Zoopla’s latest House Price Index shows reduced demand for properties due to interest rates being higher than they were earlier this year, with the South of England affected more than the rest of the country.
Demand for properties in the UK has fallen by 18% in the last two months, according to Zoopla. The property website has published its latest UK House Price Index for July 2023, which reveals reduced buyer demand.
Zoopla says that demand for homes recovered earlier this year as mortgage rates fell towards 4%, which supported an increase in sales. However, mortgage rates increasing over the last six weeks towards 6% has resulted in reduced buying power and has impacted demand.
‘Higher mortgage rates have hit home buyer demand, but the impact is not uniform across the country,’ says Richard Donnell, Executive Director – Research at Zoopla. ‘Southern England is set to experience above-average price falls while some areas may not post any price falls at all.’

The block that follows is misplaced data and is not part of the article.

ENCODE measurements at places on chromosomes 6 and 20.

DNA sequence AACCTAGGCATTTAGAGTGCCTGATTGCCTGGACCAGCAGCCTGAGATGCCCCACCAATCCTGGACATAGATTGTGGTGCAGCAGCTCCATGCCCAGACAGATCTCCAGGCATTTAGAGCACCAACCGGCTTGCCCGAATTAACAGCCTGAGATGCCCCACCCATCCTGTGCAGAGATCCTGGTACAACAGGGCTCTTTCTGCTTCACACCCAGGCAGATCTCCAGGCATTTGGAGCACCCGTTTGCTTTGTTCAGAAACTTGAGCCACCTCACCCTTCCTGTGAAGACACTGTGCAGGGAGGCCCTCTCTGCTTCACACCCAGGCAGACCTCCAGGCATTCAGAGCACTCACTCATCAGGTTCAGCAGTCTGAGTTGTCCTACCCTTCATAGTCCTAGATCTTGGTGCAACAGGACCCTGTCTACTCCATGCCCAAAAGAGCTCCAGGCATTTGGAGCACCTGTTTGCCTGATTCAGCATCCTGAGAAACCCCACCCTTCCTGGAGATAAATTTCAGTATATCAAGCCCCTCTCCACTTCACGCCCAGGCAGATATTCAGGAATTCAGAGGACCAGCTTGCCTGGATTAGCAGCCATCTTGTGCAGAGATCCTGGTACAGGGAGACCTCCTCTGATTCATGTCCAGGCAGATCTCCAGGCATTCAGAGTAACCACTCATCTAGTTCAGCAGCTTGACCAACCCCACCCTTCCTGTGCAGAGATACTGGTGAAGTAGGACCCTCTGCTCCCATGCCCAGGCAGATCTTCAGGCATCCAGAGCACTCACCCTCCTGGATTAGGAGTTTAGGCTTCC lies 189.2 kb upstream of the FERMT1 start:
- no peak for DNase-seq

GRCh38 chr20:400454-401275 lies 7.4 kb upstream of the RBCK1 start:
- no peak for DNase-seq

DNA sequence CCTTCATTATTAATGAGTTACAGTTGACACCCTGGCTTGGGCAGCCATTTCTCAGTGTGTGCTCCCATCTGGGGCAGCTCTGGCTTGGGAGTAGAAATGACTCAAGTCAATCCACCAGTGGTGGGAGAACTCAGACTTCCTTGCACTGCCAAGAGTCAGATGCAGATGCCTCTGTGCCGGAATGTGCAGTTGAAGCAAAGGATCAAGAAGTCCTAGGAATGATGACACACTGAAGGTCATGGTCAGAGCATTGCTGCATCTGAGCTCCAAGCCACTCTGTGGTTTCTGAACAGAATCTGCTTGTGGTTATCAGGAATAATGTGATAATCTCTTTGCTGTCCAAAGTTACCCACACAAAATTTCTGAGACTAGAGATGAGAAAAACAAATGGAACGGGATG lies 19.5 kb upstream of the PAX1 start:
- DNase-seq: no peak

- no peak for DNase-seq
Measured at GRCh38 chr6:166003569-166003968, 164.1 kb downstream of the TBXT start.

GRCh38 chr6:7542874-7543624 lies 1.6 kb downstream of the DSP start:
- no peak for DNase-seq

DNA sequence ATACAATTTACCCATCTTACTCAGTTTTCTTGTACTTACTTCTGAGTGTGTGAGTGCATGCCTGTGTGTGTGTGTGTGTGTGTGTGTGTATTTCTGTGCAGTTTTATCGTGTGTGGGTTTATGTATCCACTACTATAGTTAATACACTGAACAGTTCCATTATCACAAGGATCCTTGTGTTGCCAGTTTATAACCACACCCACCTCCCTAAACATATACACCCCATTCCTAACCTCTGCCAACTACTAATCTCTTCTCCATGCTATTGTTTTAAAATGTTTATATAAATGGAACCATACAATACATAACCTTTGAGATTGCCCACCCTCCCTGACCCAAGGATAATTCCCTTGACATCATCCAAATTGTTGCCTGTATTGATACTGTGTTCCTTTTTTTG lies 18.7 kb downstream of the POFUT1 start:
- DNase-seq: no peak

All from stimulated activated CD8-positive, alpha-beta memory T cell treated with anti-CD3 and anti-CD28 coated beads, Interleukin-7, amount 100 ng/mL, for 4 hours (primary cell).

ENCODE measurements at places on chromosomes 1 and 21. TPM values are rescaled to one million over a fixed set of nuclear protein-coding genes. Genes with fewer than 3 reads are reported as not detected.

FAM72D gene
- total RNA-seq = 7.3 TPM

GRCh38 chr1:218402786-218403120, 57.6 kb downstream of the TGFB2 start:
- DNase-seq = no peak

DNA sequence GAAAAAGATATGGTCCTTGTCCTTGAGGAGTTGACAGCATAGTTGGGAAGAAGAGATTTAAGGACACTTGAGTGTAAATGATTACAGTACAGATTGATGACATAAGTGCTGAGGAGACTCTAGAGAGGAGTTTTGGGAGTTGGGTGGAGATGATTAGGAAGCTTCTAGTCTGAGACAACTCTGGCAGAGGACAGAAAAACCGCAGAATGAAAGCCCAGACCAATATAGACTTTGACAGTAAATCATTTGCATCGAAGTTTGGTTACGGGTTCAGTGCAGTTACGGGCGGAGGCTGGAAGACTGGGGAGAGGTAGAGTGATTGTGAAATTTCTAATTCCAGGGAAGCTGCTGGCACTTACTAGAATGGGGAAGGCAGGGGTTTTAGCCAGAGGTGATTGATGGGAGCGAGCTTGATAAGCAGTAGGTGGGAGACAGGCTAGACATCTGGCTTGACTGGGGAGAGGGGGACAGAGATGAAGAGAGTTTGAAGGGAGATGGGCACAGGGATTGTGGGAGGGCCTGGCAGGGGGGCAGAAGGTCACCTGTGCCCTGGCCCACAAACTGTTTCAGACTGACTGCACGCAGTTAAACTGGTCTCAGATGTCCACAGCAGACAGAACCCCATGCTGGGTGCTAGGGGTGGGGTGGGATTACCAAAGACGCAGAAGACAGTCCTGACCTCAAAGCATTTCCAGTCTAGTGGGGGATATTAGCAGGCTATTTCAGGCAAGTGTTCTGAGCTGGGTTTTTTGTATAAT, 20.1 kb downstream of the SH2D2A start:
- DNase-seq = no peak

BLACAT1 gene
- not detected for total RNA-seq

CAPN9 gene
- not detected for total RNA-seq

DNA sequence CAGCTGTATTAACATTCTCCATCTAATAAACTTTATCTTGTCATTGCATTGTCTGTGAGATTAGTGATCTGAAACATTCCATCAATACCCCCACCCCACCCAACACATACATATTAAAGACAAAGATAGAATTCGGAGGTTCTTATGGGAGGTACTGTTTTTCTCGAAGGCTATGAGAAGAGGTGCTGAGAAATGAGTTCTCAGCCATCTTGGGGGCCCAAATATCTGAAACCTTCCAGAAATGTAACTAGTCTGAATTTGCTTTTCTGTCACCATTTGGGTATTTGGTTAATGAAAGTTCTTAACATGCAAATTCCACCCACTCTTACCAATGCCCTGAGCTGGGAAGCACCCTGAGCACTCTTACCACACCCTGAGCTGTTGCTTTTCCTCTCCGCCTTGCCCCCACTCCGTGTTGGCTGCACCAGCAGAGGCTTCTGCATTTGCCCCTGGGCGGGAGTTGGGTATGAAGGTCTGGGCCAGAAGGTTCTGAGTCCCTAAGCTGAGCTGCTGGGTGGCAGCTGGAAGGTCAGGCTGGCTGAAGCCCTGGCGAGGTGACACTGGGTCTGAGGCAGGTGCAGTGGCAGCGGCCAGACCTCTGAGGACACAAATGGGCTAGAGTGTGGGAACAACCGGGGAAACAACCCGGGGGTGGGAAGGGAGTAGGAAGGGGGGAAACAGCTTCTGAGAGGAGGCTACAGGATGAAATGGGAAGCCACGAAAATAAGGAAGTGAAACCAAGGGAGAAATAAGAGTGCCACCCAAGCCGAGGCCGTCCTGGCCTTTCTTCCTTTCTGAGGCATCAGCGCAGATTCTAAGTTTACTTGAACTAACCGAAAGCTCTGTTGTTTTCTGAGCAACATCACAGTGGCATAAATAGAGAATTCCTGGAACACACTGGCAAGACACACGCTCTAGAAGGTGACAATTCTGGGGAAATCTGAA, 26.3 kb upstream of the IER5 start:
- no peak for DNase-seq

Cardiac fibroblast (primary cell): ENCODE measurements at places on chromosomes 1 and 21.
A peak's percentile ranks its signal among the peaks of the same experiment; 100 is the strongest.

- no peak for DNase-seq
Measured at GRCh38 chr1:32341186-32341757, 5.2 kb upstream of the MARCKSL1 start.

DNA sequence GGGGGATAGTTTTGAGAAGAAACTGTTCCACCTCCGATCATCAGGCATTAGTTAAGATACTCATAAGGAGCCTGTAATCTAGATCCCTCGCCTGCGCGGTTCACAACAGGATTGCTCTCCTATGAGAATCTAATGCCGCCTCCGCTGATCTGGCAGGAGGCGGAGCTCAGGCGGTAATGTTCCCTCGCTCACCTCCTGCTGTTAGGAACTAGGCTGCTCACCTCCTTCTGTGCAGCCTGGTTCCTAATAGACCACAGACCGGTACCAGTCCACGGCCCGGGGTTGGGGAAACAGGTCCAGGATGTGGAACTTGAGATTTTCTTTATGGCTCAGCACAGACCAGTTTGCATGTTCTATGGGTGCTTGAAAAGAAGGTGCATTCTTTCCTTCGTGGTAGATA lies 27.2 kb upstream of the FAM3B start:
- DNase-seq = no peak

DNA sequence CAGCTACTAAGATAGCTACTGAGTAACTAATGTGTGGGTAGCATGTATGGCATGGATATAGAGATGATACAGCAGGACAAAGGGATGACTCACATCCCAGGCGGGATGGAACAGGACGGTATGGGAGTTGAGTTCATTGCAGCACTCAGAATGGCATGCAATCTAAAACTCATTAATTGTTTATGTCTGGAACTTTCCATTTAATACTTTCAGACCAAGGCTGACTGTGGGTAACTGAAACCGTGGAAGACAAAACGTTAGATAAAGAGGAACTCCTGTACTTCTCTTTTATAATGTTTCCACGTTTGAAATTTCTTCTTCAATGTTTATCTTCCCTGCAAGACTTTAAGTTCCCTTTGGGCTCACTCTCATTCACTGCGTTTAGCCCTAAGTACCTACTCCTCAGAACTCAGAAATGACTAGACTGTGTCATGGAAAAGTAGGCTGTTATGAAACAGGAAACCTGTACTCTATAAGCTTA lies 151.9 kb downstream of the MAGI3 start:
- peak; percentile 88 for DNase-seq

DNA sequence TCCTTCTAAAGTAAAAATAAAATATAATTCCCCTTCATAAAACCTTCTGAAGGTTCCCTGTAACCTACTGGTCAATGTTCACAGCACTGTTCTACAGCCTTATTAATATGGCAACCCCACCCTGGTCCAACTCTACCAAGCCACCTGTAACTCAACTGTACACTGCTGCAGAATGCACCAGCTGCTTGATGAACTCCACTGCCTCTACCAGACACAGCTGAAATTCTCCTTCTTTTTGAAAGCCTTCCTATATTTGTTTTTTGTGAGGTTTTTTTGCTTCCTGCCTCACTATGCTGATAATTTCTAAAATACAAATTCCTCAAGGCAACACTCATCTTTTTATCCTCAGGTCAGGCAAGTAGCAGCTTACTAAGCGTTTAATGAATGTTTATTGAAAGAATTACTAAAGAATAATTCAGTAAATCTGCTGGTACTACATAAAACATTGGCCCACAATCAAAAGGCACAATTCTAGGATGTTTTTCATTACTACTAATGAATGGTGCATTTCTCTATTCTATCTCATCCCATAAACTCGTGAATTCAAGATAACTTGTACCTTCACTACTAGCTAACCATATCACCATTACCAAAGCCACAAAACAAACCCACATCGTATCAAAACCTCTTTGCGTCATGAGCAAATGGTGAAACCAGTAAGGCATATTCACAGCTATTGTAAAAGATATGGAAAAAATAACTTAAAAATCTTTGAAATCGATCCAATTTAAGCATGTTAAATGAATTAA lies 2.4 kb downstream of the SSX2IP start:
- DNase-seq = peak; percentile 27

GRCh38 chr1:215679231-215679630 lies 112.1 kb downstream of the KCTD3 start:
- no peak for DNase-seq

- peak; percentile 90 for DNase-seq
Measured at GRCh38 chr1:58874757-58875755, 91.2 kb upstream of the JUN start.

Interest rates reduced
However, there has been some good news where interest rates are concerned. Last week, several key lenders reduced rates slightly, including Nationwide, TSB and HSBC.
Zoopla reports that the decline in demand is less severe than seen in the wake of the mini-budget last September. Demand is 6% below 2019 levels. Year-on-year demand is down by 40%, but sales agreed are only 17% lower.
House price inflation has slowed to 0.6% annually, with modest annual price falls of 2.2% in Southern England.
The property website predicts ‘modest’ house price falls in the last half of 2023.
Housing market activity
Higher purchasing costs have resulted in buyers looking for smaller, cheaper homes or delaying moving. Family homes with three or four bedrooms have seen agreed sales fall by up to 41%. Some buyers are holding off until mortgage rates come down further.
Zoopla reports that the outlook for market activity and prices depend on the trajectory of mortgage rates, notably how much higher base rates are likely to reach to control inflation. It says that it looks ‘less likely’ that the Bank of England will need to raise rates as much as the financial markets were predicting a few weeks ago.
Inflation fell to 7.9% in June compared to 8.7% in May, which was a pleasant surprise for the mortgage industry and could signal the beginning of the end of interest rate hikes.